This website is dedicated to the study, preservation and revitalization of the Haida language.
Haida, or Xaat Kíl, is the ancestral language of the Haida people. The traditional home of the Haidas is Haida Gwaii (also known as Queen Charlotte Island) off the west coast of what is now British Columbia, Canada. A few hundred years ago, some Haidas moved north to what is now Prince of Wales Island in southeast Alaska. Today, the four main Haida villages are Masset and Skidegate, both on Haida Gwaii, and Hydaburg and Kasaan, on Prince of Wales. There are also quite a few Haidas living in larger towns and cities up and down the Pacific Coast, from Juneau to Ketchikan to Vancouver to Seattle to San Francisco.
Unfortunately, Haida is a highly endangered language. While a hundred years ago all Haidas were fluent in the Haida language, today the number of speakers is down to no more than 3 or 4 dozen, and nearly all of those speakers are over the age of 70. However, there is a strong interest among many younger Haidas to learn their ancestral language and to use it once again on a daily basis in their communities.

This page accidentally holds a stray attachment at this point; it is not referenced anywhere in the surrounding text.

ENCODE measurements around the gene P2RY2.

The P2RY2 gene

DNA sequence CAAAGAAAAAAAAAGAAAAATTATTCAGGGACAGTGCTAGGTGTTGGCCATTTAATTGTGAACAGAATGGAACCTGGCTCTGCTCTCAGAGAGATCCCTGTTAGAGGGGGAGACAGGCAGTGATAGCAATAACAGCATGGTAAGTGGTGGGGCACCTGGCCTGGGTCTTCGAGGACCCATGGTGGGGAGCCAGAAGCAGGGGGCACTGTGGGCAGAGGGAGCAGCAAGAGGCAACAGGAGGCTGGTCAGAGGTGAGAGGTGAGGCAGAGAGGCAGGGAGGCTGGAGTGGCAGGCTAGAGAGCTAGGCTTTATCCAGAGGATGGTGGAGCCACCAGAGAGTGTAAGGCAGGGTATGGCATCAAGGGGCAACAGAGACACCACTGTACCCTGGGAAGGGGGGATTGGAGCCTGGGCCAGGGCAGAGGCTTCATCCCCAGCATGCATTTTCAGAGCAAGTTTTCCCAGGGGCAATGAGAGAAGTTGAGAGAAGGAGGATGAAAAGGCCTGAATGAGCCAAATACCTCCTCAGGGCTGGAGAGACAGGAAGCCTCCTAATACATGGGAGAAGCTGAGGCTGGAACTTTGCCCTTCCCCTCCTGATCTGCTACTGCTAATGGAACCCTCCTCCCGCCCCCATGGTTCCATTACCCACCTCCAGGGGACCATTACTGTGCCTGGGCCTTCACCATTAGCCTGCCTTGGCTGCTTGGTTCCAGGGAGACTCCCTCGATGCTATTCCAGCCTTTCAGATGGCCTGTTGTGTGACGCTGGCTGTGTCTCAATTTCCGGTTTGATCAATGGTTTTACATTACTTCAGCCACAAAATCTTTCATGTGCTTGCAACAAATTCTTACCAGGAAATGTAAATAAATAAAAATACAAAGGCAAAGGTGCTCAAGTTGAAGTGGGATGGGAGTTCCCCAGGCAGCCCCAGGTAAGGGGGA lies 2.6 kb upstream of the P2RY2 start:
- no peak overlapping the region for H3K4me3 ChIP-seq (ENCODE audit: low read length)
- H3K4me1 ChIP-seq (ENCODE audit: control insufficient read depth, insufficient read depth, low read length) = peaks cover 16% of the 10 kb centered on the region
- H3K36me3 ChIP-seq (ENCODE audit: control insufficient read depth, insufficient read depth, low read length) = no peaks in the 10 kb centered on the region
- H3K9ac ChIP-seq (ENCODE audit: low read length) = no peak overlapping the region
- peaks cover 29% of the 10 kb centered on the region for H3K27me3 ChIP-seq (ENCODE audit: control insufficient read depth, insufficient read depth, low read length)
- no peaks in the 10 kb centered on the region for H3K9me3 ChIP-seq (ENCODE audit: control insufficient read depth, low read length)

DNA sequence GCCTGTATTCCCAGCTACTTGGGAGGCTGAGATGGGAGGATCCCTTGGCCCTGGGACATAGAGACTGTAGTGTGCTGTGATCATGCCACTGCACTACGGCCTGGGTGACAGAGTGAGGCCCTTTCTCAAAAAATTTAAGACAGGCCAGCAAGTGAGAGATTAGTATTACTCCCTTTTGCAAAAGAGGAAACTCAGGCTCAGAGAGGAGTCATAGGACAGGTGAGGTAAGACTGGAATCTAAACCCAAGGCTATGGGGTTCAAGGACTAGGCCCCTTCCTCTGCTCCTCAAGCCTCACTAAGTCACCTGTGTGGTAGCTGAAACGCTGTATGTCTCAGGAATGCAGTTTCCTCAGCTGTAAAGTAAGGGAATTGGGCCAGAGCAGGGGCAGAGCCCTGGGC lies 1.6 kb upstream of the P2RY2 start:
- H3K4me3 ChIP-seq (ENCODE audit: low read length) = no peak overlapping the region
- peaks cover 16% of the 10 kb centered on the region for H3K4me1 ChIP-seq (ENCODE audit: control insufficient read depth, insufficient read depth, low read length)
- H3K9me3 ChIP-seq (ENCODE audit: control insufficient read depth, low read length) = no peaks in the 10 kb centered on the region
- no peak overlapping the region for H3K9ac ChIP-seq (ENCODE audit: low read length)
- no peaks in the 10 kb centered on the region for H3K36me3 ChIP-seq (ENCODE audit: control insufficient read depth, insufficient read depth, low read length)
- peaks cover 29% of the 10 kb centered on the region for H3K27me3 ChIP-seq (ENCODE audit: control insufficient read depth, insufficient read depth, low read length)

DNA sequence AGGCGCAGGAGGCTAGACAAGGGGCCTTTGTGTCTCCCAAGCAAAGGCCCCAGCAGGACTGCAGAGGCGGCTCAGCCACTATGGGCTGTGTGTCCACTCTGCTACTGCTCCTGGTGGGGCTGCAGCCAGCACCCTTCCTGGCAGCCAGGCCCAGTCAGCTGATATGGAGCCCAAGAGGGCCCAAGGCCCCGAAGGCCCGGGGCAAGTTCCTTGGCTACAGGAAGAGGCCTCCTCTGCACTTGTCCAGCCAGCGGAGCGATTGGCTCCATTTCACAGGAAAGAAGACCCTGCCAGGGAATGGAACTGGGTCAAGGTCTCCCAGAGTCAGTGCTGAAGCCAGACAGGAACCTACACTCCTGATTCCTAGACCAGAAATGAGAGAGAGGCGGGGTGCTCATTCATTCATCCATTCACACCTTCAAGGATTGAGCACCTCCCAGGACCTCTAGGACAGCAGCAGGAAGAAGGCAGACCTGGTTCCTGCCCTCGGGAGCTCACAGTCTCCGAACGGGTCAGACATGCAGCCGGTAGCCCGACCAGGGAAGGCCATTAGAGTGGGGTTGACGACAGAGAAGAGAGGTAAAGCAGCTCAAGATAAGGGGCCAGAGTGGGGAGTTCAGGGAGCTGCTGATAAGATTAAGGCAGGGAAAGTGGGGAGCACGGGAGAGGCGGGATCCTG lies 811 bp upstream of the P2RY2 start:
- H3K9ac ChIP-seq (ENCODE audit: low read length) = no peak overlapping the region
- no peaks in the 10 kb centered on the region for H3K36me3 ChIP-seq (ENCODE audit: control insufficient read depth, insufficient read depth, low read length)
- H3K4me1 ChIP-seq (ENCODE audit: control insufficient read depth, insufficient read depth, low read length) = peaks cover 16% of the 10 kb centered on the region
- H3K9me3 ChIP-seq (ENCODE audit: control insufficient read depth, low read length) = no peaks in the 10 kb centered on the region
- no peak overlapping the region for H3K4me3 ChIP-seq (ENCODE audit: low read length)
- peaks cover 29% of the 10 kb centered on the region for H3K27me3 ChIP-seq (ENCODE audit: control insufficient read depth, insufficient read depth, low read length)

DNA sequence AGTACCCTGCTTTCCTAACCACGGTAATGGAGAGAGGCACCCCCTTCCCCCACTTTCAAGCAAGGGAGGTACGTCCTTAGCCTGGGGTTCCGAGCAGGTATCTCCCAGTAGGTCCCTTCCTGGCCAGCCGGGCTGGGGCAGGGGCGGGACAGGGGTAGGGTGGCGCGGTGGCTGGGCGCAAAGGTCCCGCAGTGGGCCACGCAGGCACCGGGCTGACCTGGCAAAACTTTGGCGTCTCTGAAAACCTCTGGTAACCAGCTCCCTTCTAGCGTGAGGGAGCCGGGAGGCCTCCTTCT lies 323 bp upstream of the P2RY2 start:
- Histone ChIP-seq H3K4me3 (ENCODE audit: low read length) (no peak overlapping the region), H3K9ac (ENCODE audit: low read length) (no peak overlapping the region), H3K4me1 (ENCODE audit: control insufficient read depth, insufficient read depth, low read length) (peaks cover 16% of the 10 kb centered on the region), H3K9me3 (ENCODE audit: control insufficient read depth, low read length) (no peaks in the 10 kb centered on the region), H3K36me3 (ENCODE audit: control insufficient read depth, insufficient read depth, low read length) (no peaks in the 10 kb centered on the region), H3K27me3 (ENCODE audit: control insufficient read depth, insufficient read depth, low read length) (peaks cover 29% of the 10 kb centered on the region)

While nearly everyone agrees that there is only a single Haida language, there are some noticeable dialectal differences between communities. In modern times, the greatest difference is between Southern Haida, as spoken in Skidegate, and Northern Haida, spoken in Masset and Hydaburg. Speakers of one dialect will often have some trouble understanding the other dialect at first, until they have had time to adjust to it.
There are also more subtle differences between the dialects found in Hydaburg and Masset, as well as, for instance, between Hydaburg and Kasan (another small community on Prince of Wales Island). For the most part, the differences between the dialects are largely a matter of pronunciation and, to some extent, vocabulary. Most of the grammatical rules of the language are relatively constant across all the dialects.
Here is a very simple, short story in Haida, originally composed by Erma Lawrence in 1974.
Currently, Haida is written using two similar, yet quite distinct, writing systems. Details can be found here.
Listen to the sounds of Haida.
Here are some basic phrases you can use to start learning Haida. And when you've seen those, here are some more basic phrases to keep you going. And then, when you're ready, here's a whole phrasebook to work through. Also be sure to check out our online Haida lessons.
There are a range of Haida classes, both formal and informal, being offered in several Haida communities.
The University of Alaska Southeast also offers Haida classes in Ketchikan and Hydaburg and Juneau.
Please visit our sister sites: www.tlingitlanguage.org and www.tsimshianlanguage.org
Email us, or join our Haida language discussion list and pose your question to our list members.